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ing her alone, anxiously inquired, "Where is Madame?"

When she told him, he left the car and rushed into a farmhouse near for water, thinking it was the hotel ; but he got the water, which was so badly needed for the motor. Gusty then got into the car and they came on for me. And we started again. We had expected to make Nancy that evening, but after this delay gave up the idea, as it was too far, and decided to stop at Vitry le Francois, at Hotel de la Cloche (the Bell Hotel).


We found this a nice, clean little hotel, with good table and good beds. Being very tired, and my bed looked so inviting, I could scarcely wait till through dinner to try it. The last three days in Paris had been strenuous, and this a very long one, so I felt completely worn out. It did not take me long to disrobe and roll under the bed coverings, and just as I was falling into dreamland I could see little Gusty hastening to follow suit.

Friday, August 19. We were up early, had a good breakfast, then, while waiting for Gaston, we went round the corner to a furniture shop and bought footstools for our car, as those promised us had been forgotten. I had purchased pillows for it in the Louvre. Soon Gaston came and we were off in fine style. I saw, however, Gaston was constantly watching his car. We stopped for déjeuner at a little country hotel in

Aucerville, and we had a very good luncheon. They served snails for one course, just as we serve clams at home. They were sweet and had a little flavor, but tougher than a piece of leather. Gaston had more work to do on his car, so we went out into a very pretty little back yard that sloped on a hillside down to a ravine. It was full of flowers and blooming plants, trees, etc. On one of the small trees, we saw numbers of snails, showing that what had been served us at luncheon was fresh as well as tough.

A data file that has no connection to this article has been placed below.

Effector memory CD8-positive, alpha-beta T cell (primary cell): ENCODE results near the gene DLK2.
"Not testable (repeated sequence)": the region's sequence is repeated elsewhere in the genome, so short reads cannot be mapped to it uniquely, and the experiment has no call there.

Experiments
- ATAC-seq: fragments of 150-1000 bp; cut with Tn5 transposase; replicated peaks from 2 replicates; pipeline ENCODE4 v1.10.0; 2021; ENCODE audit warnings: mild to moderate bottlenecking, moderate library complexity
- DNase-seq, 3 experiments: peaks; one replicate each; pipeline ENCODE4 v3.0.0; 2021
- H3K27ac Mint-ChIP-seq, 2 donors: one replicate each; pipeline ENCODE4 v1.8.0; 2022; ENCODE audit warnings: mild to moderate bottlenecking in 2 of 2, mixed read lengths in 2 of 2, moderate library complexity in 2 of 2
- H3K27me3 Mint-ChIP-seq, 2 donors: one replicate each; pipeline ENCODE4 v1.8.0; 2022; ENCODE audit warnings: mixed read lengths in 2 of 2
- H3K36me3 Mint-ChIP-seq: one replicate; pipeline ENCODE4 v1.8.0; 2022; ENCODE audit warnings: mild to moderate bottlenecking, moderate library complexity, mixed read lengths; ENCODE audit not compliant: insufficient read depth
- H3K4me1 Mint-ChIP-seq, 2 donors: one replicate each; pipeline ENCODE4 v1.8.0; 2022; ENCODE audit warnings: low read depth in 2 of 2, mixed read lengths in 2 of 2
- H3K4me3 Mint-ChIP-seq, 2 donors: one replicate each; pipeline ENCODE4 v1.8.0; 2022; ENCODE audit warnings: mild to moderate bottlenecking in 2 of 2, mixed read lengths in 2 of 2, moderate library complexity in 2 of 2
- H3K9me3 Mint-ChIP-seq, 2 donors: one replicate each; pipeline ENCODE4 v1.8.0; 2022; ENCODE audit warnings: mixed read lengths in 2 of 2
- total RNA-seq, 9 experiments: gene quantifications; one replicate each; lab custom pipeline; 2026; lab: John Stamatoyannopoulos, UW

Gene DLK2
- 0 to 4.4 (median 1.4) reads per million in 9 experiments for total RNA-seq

About 2:30 P. M. we heard our horn and knew Gaston was ready, and so were we, and started off in fine shape and were once more going along finely when again something went wrong. It looked as if it might rain, but Gaston went bravely to work, made the repairs, lighted his lamps, for by this time it was growing dusk, and again we started. The car gave him constant trouble, but we managed to get into Nancy just

was growing dark, stopping at Hotel d’Angleterre.



Saturday, August 20. We left here about 9 A. M., motoring over the city first, as this is one of the handsomest cities in France. We saw the magnificent Place with its wrought iron and gilded grill work and gates. The houses on the Place are all handsome and have wrought iron and gilded balconies, which are filled with flowers. There are two handsome fountains in the Place. It is called Place Stanislas, after the ex


king of Poland, who was afterward made Duke of Lorraine.

We saw the ducal palace, once the residence of the duke, Nancy being the capital of the old Duchy of Lorraine. This place is far famed for its delicious maccaroons. Of course, I had to try them, and they certainly were delicious. From here we passed through Lunerville, where we saw the old chateau now used as a barracks. We motored on to Badouviller, stopping for déjeuner. There were plates piled in front of each of us, and we were served to seven courses, none good; very scant, and it could all have been served in two courses. We told Gaston we wanted to leave here as soon as possible, which we did.